If any district in Lisbon screams ancient history, it is the funky Alfama district. We just loved wandering these narrow passageways.
Its medieval streets and alleys twist and wind their way around the hill that it sits on.
Talk about history!
A village was started here by the Visigoths.
There are some remains of a Roman Theater.
It was a rich district during Moorish times.
Now it is the home of Lisbon's fishermen.
The tangle of streets have a romantic shabbiness that reflects all of this.
Feel free to climb up through this warren of streets...
But to save your legs, consider taking a tram up.
Then make the walk back down to the Tagus River.
The old yellow trams still climb the hill into the Alfama.
Tram number 28 will take you on a ride back into old Lisbon.
If you ride it all the way, it will take you on about a 45 minute ride.
Catch it in the city center.
Ride past the Lisbon Cathedral, the oldest church in the city, at the lower entrance to the Alfama, all the way up to St. George's Castle.
Get off at the top of the hill.
Take in the view of the city from the St. George's Castle before you walk around.
Just sit there for a while.... soak in the view of the city... think about this little country and how much exploring it did in the world.
The oldest parts of the castle date from the 6th century.
Most of it has been destroyed through the years, but long sections of wall and 18 towers still stand.
Because it is on bedrock, most of the rest of this district escaped damage in the 1755 earthquake which destroyed much of the rest of the city.
Some of the buildings below the castle have been renovated and turned into some of Lisbon's most atmospheric hotels.
If you want to lose yourself in the ambiance of the Alfama, consider one of these hotels.
Don't be afraid of getting lost in the maze of alleys and narrow streets as you descend through this village within a city.
You will stumble upon tiny squares and old churches.
Laundry will flap overhead.
Suddenly you'll come out onto a viewpoint with beautiful views, and you'll no longer be lost.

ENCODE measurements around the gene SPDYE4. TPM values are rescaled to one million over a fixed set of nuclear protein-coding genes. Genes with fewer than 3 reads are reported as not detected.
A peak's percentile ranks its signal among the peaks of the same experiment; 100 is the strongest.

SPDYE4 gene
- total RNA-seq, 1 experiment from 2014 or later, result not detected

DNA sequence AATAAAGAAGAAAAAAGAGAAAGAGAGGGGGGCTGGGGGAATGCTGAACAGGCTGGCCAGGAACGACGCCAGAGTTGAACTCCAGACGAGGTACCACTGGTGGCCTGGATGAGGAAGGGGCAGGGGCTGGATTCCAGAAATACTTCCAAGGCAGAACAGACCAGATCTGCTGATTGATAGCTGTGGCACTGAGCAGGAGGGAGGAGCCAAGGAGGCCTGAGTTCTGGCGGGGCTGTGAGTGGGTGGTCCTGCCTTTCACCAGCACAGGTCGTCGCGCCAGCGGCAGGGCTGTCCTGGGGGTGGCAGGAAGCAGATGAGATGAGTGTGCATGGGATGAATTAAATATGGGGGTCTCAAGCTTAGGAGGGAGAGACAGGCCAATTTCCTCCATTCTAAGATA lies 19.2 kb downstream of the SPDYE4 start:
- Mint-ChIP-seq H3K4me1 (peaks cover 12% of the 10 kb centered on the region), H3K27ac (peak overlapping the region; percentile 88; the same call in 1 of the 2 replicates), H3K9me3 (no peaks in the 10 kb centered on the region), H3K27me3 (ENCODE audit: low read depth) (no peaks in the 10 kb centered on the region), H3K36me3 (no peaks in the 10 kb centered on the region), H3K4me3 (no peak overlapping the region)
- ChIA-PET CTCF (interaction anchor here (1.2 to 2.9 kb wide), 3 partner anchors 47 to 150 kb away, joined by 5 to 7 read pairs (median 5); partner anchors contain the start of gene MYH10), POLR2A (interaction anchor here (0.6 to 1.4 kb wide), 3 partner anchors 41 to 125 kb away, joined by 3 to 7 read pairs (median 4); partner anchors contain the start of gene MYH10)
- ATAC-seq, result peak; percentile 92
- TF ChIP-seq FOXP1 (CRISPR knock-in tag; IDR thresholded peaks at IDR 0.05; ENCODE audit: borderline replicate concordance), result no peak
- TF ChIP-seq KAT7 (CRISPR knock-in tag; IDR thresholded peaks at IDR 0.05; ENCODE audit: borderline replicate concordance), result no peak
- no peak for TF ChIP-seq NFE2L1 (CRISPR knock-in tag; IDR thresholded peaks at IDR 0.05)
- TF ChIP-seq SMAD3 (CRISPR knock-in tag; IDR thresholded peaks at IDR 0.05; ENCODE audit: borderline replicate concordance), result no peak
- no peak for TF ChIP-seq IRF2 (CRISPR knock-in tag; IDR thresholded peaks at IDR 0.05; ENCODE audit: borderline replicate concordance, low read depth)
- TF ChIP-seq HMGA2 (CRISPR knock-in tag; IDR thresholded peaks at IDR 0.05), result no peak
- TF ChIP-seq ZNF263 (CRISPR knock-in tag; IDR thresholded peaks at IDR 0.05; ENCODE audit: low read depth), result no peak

Revel in niches and walls decorated with Azulejos de Lisboa, the
decorative blue tiles of Lisbon. You'll find then on almost every little street in the district.
There is even a Tile Museum (Museu do Azulejo). This museum is a little out of the way.
If you want to see it, you might want to take a taxi there, but you can enjoy plenty of the blue tiles just wandering through the little streets.
The Bairro Alto may be the city's traditional Fado district, but you can hear plenty of it here too.
Fado is that sad music... the plaintive tunes sung by the widows of Portugal's fishermen.
If you're really into museums, there is a Fado Museum, though we think it's more fun just to experience the music.
On Tuesdays and Saturdays, there is a flea market...
...the Feira Da Ladra or "Thieves' Market".
There has been a market here on the edge of this historic district for most of its history.
There are hand made artisan goods and some antiques as well as just....
...well flea market stuff.
Lisbon's ancient Cathedral at the foot of the hill was built in the 12th century. It is Lisbon's oldest building. It's stark exterior resembles a medieval fortress.
Inside see the baptismal font that was used to baptize Saint Anthony... yes, THE Saint Anthony. He was born in Lisbon.
Enjoy a meal of traditional food at a little place on one of those winding streets.
Try the local dry wine, branco seco...
Just dive in and enjoy the Alfama for what it is.... a colorful piece of Lisbon's history.